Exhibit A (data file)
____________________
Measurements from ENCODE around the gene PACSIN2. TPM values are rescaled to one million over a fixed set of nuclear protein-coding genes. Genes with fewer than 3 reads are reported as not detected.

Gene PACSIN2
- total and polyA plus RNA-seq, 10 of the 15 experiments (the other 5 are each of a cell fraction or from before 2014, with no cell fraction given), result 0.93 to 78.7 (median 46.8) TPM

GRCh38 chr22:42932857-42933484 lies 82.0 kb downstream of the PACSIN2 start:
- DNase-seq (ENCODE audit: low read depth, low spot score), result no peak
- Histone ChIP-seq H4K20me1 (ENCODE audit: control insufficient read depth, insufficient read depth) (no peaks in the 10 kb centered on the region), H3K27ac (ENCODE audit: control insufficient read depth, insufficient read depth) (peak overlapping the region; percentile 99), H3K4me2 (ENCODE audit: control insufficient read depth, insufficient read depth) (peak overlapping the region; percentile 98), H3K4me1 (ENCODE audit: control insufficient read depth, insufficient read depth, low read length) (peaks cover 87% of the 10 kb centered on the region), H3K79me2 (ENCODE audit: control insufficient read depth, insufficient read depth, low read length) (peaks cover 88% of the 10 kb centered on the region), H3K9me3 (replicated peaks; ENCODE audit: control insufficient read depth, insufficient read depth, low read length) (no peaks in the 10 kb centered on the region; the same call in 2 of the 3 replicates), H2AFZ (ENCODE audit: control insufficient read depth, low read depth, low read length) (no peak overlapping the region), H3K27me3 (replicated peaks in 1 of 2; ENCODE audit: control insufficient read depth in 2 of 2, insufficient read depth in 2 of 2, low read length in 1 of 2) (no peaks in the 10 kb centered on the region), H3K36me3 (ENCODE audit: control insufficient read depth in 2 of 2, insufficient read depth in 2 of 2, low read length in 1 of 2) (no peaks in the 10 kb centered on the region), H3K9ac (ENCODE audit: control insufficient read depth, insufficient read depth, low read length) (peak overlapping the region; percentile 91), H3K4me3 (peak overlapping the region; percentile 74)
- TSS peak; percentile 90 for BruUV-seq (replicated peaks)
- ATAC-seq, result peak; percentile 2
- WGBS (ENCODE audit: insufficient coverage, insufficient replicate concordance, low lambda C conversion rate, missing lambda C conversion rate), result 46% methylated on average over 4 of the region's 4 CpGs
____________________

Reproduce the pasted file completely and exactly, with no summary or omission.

Measurements from ENCODE around the gene PACSIN2. TPM values are rescaled to one million over a fixed set of nuclear protein-coding genes. Genes with fewer than 3 reads are reported as not detected.

Gene PACSIN2
- total and polyA plus RNA-seq, 10 of the 15 experiments (the other 5 are each of a cell fraction or from before 2014, with no cell fraction given), result 0.93 to 78.7 (median 46.8) TPM

GRCh38 chr22:42932857-42933484 lies 82.0 kb downstream of the PACSIN2 start:
- DNase-seq (ENCODE audit: low read depth, low spot score), result no peak
- Histone ChIP-seq H4K20me1 (ENCODE audit: control insufficient read depth, insufficient read depth) (no peaks in the 10 kb centered on the region), H3K27ac (ENCODE audit: control insufficient read depth, insufficient read depth) (peak overlapping the region; percentile 99), H3K4me2 (ENCODE audit: control insufficient read depth, insufficient read depth) (peak overlapping the region; percentile 98), H3K4me1 (ENCODE audit: control insufficient read depth, insufficient read depth, low read length) (peaks cover 87% of the 10 kb centered on the region), H3K79me2 (ENCODE audit: control insufficient read depth, insufficient read depth, low read length) (peaks cover 88% of the 10 kb centered on the region), H3K9me3 (replicated peaks; ENCODE audit: control insufficient read depth, insufficient read depth, low read length) (no peaks in the 10 kb centered on the region; the same call in 2 of the 3 replicates), H2AFZ (ENCODE audit: control insufficient read depth, low read depth, low read length) (no peak overlapping the region), H3K27me3 (replicated peaks in 1 of 2; ENCODE audit: control insufficient read depth in 2 of 2, insufficient read depth in 2 of 2, low read length in 1 of 2) (no peaks in the 10 kb centered on the region), H3K36me3 (ENCODE audit: control insufficient read depth in 2 of 2, insufficient read depth in 2 of 2, low read length in 1 of 2) (no peaks in the 10 kb centered on the region), H3K9ac (ENCODE audit: control insufficient read depth, insufficient read depth, low read length) (peak overlapping the region; percentile 91), H3K4me3 (peak overlapping the region; percentile 74)
- TSS peak; percentile 90 for BruUV-seq (replicated peaks)
- ATAC-seq, result peak; percentile 2
- WGBS (ENCODE audit: insufficient coverage, insufficient replicate concordance, low lambda C conversion rate, missing lambda C conversion rate), result 46% methylated on average over 4 of the region's 4 CpGs